OTTAWA, Ont. – Propelled by strong foreign demand, Canadian industry is churning out goods at an almost record pace.
In the third quarter, producers were at 86 per cent production capacity – their highest operating rate since the 1987-88 economic expansion, according to Statistics Canada.
The rates have risen in each of the past four quarters, but the 1.8 per cent jump in the latest quarter was equal to the total increase of the three previous quarters combined. The current level is less than one percentage point below the 1987-88 peak of 86.8 per cent.
“The rate of capacity use is approaching the peak of the late 1980’s because the growth of production capacity over the past year has not kept pace with the strong growth in output,” Statistics Canada explains. However, the latest Survey of Private and Public Investment, released in July, reported that spending on plants and equipment in 1999 will likely regain record levels.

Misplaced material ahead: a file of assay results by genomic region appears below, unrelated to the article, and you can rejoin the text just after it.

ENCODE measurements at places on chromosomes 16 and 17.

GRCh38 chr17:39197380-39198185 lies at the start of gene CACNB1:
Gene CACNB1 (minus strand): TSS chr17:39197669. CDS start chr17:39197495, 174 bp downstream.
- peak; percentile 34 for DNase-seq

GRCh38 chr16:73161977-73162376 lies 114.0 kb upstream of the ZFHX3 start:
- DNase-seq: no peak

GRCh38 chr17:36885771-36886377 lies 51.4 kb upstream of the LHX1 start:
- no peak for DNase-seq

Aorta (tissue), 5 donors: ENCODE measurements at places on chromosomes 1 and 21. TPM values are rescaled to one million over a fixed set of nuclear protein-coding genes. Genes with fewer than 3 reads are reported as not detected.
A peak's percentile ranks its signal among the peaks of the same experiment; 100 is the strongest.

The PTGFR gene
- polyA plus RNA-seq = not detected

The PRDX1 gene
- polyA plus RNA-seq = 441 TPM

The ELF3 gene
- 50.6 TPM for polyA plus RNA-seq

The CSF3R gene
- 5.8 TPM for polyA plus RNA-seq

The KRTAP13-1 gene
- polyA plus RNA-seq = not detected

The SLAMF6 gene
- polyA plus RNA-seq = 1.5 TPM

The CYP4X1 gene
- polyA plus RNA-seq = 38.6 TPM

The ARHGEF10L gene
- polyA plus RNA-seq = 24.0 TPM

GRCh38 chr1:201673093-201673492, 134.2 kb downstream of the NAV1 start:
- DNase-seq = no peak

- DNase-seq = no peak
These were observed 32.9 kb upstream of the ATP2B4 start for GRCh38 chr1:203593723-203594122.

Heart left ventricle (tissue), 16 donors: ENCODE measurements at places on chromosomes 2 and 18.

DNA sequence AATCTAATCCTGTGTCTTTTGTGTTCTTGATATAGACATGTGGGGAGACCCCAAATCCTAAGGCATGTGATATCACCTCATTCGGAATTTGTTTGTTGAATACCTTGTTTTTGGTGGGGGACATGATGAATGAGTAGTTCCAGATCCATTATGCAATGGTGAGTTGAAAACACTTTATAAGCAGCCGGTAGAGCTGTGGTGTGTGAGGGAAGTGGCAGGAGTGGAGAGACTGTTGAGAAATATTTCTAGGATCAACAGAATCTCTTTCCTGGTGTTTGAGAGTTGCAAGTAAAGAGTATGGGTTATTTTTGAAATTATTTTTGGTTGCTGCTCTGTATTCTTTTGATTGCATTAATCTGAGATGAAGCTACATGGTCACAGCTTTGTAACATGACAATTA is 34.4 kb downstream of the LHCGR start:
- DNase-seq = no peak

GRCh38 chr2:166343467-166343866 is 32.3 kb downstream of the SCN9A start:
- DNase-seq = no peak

Without investment in new equipment, a number of industries are approaching production limits. Seven of the 22 industry groups in manufacturing that Statistics Canada keeps tabs on are operating at over 90 per cent capacity.
“Traditionally, high rates of capacity use have signaled that inflationary pressures might be building in the economy. Although there have been some upward movements in prices recently, which were mostly due to rising energy prices, inflation still appears to be in abeyance,” Statistics Canada reports.
In October, the year-over-year change in the Consumer Price Index, excluding the food and energy components, was +1.6 per cent – well within the Bank of Canada’s inflation target range of one to three per cent. n
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